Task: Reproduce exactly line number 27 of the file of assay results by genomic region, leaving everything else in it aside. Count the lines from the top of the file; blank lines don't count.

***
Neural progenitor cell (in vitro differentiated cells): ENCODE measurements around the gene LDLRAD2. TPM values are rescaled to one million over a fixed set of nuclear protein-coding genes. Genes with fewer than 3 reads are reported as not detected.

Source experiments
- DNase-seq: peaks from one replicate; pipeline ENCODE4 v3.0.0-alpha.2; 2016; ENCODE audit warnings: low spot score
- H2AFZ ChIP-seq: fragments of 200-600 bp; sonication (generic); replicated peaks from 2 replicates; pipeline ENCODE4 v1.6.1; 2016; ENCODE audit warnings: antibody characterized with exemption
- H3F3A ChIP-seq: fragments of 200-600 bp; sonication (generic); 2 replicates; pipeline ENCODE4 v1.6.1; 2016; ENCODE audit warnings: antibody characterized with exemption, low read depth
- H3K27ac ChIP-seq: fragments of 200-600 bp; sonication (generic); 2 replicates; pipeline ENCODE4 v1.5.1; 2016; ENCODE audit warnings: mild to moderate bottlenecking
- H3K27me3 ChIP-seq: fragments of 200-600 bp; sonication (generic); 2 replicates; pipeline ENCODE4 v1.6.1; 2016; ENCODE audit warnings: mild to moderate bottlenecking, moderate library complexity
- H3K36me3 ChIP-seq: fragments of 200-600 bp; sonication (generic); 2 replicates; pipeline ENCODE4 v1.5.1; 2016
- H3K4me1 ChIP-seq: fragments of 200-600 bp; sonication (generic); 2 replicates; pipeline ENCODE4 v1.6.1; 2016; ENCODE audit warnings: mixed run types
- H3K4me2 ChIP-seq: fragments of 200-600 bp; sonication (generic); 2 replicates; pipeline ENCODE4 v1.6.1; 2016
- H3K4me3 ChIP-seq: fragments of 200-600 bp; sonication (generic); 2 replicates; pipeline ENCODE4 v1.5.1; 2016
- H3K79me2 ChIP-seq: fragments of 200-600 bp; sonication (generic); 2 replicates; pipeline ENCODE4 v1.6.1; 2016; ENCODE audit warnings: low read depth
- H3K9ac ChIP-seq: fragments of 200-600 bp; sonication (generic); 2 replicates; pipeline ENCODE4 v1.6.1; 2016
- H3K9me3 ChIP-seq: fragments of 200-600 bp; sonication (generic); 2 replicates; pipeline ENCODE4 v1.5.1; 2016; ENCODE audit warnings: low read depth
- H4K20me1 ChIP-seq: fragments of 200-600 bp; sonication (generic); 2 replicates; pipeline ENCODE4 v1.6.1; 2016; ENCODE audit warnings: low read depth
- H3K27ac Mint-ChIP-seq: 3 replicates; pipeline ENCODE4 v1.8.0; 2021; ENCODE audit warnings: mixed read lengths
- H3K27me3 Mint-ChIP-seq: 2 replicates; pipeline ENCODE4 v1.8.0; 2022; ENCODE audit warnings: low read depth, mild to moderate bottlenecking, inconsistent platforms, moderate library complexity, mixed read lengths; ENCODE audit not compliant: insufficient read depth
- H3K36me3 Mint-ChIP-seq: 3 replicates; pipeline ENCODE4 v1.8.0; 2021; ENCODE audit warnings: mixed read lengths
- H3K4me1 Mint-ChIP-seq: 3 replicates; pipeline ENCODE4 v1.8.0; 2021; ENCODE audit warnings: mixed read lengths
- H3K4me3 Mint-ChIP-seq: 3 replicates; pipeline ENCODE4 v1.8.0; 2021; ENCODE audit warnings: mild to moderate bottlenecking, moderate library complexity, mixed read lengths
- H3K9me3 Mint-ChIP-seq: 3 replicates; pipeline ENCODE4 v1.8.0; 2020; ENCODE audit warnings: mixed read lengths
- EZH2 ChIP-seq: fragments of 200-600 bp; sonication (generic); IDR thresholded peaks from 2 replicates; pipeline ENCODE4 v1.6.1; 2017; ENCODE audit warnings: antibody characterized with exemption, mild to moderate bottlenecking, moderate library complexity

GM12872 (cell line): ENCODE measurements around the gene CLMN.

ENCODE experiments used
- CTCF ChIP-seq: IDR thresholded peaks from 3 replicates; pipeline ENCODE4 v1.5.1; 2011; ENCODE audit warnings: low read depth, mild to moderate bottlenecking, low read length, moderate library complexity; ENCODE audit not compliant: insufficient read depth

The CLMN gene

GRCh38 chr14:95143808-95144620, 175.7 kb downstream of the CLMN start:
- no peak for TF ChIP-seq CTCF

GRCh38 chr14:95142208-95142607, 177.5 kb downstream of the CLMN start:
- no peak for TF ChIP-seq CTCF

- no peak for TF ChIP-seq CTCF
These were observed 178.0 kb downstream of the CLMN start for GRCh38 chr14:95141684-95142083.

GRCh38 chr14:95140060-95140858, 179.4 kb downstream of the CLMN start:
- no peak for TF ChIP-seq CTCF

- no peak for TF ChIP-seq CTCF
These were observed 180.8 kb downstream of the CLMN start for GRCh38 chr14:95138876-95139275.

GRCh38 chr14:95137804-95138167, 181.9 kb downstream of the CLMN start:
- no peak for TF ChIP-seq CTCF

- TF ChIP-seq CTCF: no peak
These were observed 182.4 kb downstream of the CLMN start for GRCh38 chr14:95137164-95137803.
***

GRCh38 chr14:95143808-95144620, 175.7 kb downstream of the CLMN start: